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Delivering On the Promise Of A Modern Mental Health Care System In Florida


This article first appeared as a column in the October issue of South Florida Hospital News

By Mary Mayhew, FHA President and CEO

Decades ago, Florida and states around the country closed and/or greatly reduced the size of state psychiatric institutions. This was often done in response to class action lawsuits that rightfully argued against institutionalization of those with mental illness. But the patients and the needs of those patients did not go away just because the 1,000-bed institutions were closed. It is truly hard to believe that with the state-of-the-art advancements that have been developed and advanced in the United States, we are still struggling to effectively support a system of care for those with mental illness and especially for those with serious and persistent mental illness.

Far too many individuals with mental illness are trapped in the revolving door of hospital emergency departments, inpatient psychiatric units, and often worse, the county jails. The 28 year old with schizophrenia who believes when he is on his medication that he is well, will soon stop treatment and the acute cycle begins again which sometimes involves law enforcement and an involuntary commitment. And yet, much of this is preventable. We know how quickly the crisis and costly acute episode can be averted, especially with medication management. We know the value of wrap-around services that include behavioral health services and supports, physical health, and social services. The effectiveness of a comprehensive community-based continuum for mental health services that includes peer services, housing supports, vocational services, multidisciplinary teams and 24/7 community support is indisputable. In the end, our payment system has failed to appropriately reimburse for and incentivize these services and the staff needed to support this system of care.

Failure to make these financial investments does not mean that we are saving money. The reality is far more money is being spent on preventable emergency department visits, psychiatric admissions, criminal justice involvement, child welfare, educational impacts, and on and on. More importantly, it perpetuates the crisis-oriented, fragmented response that fails at the patient-centered approach. When individuals are ready for and in need of community mental health treatment, the door needs to be open and services available as soon as possible.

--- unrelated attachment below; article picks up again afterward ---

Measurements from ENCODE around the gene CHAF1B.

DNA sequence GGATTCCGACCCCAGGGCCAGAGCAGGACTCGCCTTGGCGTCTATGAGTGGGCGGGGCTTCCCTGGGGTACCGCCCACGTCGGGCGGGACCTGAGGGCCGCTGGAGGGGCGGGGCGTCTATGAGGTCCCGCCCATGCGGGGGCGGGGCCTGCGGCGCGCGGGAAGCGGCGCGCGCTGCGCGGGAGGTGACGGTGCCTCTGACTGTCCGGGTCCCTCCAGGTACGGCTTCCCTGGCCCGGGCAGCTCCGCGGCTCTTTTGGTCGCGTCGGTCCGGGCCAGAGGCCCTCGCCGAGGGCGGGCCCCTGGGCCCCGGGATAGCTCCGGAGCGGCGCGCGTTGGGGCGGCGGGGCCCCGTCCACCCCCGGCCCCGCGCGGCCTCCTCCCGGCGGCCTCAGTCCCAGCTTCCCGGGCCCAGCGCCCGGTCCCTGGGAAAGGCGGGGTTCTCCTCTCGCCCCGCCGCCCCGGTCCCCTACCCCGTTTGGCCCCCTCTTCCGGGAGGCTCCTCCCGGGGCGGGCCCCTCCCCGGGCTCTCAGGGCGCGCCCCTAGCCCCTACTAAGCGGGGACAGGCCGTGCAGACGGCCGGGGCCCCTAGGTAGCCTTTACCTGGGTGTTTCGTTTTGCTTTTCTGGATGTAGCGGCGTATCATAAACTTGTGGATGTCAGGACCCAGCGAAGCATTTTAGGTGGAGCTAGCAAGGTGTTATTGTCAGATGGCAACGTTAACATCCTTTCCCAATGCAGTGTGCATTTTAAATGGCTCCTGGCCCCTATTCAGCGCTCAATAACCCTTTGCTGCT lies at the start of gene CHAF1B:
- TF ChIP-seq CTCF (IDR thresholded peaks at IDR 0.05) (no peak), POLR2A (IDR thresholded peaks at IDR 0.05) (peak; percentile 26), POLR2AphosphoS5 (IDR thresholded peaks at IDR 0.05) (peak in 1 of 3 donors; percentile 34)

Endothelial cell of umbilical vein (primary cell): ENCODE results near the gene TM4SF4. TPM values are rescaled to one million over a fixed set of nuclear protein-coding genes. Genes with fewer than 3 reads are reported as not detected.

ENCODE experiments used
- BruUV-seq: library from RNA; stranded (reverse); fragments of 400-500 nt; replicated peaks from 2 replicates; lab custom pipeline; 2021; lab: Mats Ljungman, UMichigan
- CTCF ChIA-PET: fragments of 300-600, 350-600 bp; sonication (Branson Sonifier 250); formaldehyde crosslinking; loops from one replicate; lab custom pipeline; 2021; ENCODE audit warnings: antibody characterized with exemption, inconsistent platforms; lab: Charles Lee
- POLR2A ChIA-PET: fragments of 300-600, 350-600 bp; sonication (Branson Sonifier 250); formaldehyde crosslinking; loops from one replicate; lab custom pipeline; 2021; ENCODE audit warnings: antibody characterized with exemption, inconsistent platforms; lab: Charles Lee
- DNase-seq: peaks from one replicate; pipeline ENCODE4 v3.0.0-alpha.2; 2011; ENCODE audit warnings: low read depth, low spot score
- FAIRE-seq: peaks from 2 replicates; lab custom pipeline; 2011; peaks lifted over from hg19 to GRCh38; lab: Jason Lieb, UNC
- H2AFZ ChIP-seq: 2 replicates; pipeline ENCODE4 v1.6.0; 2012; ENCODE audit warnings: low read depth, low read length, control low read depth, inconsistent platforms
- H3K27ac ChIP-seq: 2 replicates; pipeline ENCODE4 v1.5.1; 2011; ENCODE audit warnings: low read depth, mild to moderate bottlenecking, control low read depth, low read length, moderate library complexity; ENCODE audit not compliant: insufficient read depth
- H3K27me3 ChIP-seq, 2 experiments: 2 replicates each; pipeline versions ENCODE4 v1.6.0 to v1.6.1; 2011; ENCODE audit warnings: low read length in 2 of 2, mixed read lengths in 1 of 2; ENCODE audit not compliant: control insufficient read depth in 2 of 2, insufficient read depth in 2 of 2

More than 63 percent of adults with mental illness receive no treatment. Florida has more than 200 federally designated mental health professional shortage areas, which leaves just 21 percent of the need for mental health professionals being met. The state ranks 43rd in the country in mental health workforce availability.

Nearly 650,000 Floridians have a serious mental illness, including 1 in 6 homeless individuals. Nearly 62 percent of Florida’s children experiencing a major depressive episode do not receive treatment. And, the number of potentially preventable emergency department visits due to a mental health condition has gone up more than 11 percent since 2020.

Medicaid is the dominant payer for behavioral health services. For our children in Florida, over 66% of all children in Florida are covered by Medicaid and the Children’s Health Insurance Program. When we focus on the mental health and well-being of our children, the state Medicaid program must play a pivotal role in responding to and supporting a robust community network of providers to meet these needs. Without access to these services for children, the consequences are often heartbreaking. With these services, the promise of happiness, stability and resiliency and educational success are more likely.

The effects of unmet behavioral health needs are felt in every aspect of community life, from schools and workplaces to jails and the courts.

The good news is that there are solutions, and investments in proven programs and services are increasing. For example, widespread availability of wraparound services that include housing, medication, and social services help prevent relapses and repeat hospitalizations for those with severe mental illness. Models such as Clubhouse that integrate employment, housing, social activities, counseling, and education are proven to support recovery for people living with serious mental illness. And, with strong leadership from the governor and legislature, there is an incredible opportunity to have a more robust system of care. The state budget for 2023-24 includes 24 percent more funding for the Department of Children and Families and 47 percent more funding for community substance abuse and mental health services from last year.

More can and should be done to build on these programs and continue increasing investments. For example, as the largest payer for children’s health care in Florida, Medicaid has an obligation to modernize its payment policies to align with care needs and support effective delivery models. Yet, Florida Medicaid does not currently pay for collaborative care, despite its effectiveness in managing behavioral health conditions. Expanding the state’s commitment to community health models, such as Certified Community Behavioral Health Centers, is also needed as is meaningfully connecting behavioral health care providers in a robust health information exchange.

The many challenges to our behavioral health care system cannot be solved overnight, and there is much more to be done to ensure that every Floridian can access timely behavioral health care. There are signs of improvement, however, and with data-driven solutions and policies and sustained public investment, we can truly make a difference for so many Floridians.

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